In traditional medicine, the Cockspur Coral Tree was used to treat breathing problems like coughs, pneumonia, and asthma. It is thought to have properties that help loosen and get rid of mucus in the respiratory system. This makes it easier to breathe and clears the airways.
6. Digestive aid
Cockspur Coral Tree has been used for a long time to help the digestive system. People think that it has carminative qualities that can help relieve digestive problems like bloating, gas, and indigestion.
7. Wound healing
People have put the bark and leaves of the Cockspur Coral Tree on wounds to help them heal. It is thought to have qualities that can help soothe and protect the skin, speed up the healing of tissues, and lower the risk of getting an infection.
Traditional uses and benefits of Cockspur Coral Tree
- Different parts of the Cockspur Coral Tree have been used in traditional medicine to treat a wide range of illnesses.
- It has been used to treat coughs and bronchitis, help with digestion, speed up the healing of wounds, and treat skin diseases like eczema and psoriasis.
- They are used to treat problems with the lungs, reduce swelling, help wounds heal, and relieve pain.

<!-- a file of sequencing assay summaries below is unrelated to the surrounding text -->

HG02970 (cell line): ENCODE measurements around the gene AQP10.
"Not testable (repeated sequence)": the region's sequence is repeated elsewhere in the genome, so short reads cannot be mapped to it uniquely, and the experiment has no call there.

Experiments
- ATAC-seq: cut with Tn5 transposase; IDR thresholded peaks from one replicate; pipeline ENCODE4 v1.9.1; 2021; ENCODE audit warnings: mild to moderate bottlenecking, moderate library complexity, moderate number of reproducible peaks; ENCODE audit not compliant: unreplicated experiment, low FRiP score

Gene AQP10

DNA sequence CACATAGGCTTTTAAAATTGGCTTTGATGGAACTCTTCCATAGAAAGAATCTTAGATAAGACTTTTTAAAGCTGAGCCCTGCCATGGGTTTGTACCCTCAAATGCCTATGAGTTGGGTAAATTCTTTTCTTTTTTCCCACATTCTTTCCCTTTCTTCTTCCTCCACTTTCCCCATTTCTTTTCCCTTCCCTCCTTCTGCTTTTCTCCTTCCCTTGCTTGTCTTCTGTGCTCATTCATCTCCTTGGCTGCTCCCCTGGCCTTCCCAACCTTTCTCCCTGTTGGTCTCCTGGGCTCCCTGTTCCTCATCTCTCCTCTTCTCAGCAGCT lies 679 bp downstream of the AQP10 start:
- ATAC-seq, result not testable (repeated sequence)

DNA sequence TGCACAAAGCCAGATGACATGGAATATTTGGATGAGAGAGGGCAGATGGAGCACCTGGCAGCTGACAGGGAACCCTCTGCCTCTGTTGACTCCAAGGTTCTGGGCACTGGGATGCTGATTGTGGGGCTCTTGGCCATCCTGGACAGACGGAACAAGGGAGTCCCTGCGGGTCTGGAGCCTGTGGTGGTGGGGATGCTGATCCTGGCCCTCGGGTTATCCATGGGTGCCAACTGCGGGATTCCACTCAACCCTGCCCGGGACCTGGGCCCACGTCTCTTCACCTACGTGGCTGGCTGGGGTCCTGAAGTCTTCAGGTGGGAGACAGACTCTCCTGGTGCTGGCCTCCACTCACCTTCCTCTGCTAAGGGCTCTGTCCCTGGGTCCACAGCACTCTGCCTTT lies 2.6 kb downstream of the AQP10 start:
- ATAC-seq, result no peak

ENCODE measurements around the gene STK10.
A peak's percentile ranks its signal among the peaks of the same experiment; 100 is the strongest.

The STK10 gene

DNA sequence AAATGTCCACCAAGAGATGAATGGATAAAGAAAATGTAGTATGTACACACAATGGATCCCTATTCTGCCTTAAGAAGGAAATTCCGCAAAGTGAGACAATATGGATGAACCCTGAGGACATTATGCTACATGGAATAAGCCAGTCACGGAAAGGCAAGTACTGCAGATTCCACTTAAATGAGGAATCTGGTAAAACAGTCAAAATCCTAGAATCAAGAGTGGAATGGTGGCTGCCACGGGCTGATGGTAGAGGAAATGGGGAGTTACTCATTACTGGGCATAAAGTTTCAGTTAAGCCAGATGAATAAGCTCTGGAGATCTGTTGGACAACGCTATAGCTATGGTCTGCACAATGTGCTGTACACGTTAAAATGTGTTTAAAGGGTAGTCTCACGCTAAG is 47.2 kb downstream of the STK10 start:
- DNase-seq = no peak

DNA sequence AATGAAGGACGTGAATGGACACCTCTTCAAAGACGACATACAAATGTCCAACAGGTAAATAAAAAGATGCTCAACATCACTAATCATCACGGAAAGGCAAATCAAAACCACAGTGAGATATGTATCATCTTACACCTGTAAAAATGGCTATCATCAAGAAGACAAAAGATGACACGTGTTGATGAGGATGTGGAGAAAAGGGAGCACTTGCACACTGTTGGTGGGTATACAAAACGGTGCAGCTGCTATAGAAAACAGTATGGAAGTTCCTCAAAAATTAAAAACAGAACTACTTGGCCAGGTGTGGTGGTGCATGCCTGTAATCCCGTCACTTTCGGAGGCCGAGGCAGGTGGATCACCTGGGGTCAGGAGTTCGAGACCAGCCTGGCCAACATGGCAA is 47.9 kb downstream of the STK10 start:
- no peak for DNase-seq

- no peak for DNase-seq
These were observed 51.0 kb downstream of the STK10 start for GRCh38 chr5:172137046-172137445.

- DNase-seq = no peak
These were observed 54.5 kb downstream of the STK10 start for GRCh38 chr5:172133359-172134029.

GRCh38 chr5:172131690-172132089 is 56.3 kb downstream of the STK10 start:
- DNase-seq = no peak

- Brazil’s native tribes use several kinds of Erythrina as insecticides, fish poison, medicines, and sleep aids.
- A strong sleep aid is made from a decoction of the leaves.
- Rheumatism and hepatitis are treated with it.
- A gargle made from a mixture of the bark is used to treat a sore throat, and a wash made from the bark is used to treat cuts.
Most of the time, Cockspur Coral Tree is not used in food. Seeds, flowers, and other parts of the tree, like alkaloids, are poisonous and can hurt you if you eat them.
When eating plants, it’s important to put safety first, and in the case of the Cockspur Coral Tree, it’s not a good idea to eat it. There are a lot of other plants and products that can be used safely in cooking and making food.
Different Uses of Cockspur Coral Tree
The Cockspur Coral Tree has various uses beyond culinary purposes. Here are different uses of the Cockspur Coral Tree in detail: